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Pitchers’ duel turns into a laugher as Giants take 2-0 lead

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You wouldn’t know it by the lopsided 9-0 final score, but Game 2 of the World Series was actually an outstanding pitchers’ duel for six-and-half innings Thursday night. Seriously.

Matt Cain extended his postseason scoreless streak to 21.1 innings with his third straight gem and C.J. Wilson nearly matched him pitch for pitch before exiting with a blister on his left middle finger. At that point Edgar Renteria had produced the game’s only run by homering off Wilson as the latest unlikely source of offense for the Giants’ grind-it-out lineup.

And then Texas’ bullpen imploded, allowing seven runs in the eighth inning, all of them with two outs.

This bullpen mess was different than Game 1 of the ALCS because the Rangers were already down by the time the musical relievers started, but just like he did against the Yankees manager Ron Washington let the game slip away in the eighth inning while using just about every pitcher in the bullpen except his best guy, closer Neftali Feliz.

Feliz sat by as Derek Holland came into a 2-0 game and walked three straight batters, forcing in the Giants’ third run. And when Washington mercifully removed Holland from the game to bring in a fresh arm it was Mark Lowe, who missed nearly the entire season with a back injury and was only added to the World Series roster after sitting out the first two rounds of the playoffs.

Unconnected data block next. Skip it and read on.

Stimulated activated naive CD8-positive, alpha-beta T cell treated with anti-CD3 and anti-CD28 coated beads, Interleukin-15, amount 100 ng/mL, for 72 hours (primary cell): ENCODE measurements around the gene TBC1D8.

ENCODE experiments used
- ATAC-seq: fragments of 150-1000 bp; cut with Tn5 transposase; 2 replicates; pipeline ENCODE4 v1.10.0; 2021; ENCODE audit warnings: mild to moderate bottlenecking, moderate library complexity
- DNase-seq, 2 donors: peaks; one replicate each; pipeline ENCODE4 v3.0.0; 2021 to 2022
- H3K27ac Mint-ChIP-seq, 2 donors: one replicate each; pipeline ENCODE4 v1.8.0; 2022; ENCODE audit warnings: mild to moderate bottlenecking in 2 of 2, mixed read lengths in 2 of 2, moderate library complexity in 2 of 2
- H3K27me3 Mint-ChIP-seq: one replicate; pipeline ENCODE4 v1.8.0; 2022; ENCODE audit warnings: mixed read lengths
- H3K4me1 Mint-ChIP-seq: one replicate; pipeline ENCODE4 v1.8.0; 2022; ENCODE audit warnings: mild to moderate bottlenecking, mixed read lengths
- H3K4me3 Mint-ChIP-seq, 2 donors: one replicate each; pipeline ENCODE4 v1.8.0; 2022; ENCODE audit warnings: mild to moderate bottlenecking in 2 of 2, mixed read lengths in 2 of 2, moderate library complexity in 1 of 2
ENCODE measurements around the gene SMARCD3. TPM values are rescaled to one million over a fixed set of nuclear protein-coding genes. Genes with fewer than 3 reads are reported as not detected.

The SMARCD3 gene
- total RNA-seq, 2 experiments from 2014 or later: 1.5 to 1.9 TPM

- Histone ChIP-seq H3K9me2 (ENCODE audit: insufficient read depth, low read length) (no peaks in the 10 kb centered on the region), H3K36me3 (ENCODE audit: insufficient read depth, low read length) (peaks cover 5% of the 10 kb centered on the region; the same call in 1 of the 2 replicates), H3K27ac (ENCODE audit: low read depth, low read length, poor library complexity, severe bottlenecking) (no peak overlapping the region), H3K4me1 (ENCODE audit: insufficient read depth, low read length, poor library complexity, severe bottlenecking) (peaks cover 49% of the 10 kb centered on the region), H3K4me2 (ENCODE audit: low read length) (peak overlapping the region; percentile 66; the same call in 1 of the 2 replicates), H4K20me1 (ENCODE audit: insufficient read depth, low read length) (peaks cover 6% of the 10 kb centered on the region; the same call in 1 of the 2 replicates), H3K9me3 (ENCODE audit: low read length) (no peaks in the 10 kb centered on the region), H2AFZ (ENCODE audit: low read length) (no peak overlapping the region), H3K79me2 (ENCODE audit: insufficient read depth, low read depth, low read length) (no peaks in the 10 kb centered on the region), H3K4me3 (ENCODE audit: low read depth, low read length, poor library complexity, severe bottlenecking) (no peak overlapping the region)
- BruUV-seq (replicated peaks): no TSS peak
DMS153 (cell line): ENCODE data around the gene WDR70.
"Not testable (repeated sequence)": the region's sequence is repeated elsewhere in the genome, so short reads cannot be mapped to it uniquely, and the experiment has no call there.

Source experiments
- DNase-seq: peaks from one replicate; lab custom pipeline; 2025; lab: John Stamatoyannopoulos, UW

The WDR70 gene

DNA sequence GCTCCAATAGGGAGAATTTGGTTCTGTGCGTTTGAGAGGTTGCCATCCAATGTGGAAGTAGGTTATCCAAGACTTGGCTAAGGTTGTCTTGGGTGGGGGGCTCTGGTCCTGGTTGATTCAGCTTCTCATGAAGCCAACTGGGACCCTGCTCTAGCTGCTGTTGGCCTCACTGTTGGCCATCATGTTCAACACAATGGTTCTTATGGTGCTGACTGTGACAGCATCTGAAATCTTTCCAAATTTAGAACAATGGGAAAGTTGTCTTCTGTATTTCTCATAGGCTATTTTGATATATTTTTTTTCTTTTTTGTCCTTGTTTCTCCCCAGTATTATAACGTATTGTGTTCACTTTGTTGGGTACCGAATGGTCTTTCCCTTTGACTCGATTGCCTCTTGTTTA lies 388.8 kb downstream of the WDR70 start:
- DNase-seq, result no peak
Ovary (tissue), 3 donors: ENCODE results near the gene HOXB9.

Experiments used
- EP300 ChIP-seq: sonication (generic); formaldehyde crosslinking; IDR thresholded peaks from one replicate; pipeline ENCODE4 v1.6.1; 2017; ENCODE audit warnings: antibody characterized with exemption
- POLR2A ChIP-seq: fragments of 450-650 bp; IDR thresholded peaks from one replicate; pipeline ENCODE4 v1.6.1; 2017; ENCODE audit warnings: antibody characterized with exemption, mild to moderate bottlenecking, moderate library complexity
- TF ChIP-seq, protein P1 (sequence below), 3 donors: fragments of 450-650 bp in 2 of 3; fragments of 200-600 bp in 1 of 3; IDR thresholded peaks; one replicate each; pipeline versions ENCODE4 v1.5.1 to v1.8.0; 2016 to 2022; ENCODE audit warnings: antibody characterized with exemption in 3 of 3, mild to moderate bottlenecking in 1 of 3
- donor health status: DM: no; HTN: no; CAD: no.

Lowe promptly followed Holland’s lead by walking in the Giants’ fourth run, gave up a single to make it 6-0, and then gave way to another reliever, rookie Michael Kirkman, who allowed back-to-back extra-base hits to make it 9-0. And all because Washington held back his best reliever–who hadn’t worked in six days and gets another day off Friday–for a “save” situation that never arrived.

Would the Rangers have been able to rally for two runs off Giants closer Brian Wilson? Probably not, but that comeback was at least within the realm of possibility had Feliz wriggled out trouble rather than the no-name trio of Holland, Lowe, and Kirkman turning the game into a blowout.

We’ll never know how things would have turned out had San Francisco taken a two-run lead into the ninth inning, but here’s what we do know: Texas is in an 0-2 hole and the last 13 teams to lose the first two games on the road have gone on to lose the World Series. They’ll have to win at least two of three in Texas to send things back to AT&T Park … where the Rangers are now 0-11 all time.

Somewhat lost in Cain’s brilliance and Washington’s bullpen mismanagement is that the Giants have now scored 20 runs in two games, which is remarkable for a team that ranked 17th in runs per game during the regular season. They now have nine wins this postseason and in seven of those games they faced a pitcher who ranked among MLB’s top 27 in ERA with a mark of 3.35 or lower: Roy Halladay, Roy Oswalt (twice), Tim Hudson, Cole Hamels, Cliff Lee, and now C.J. Wilson.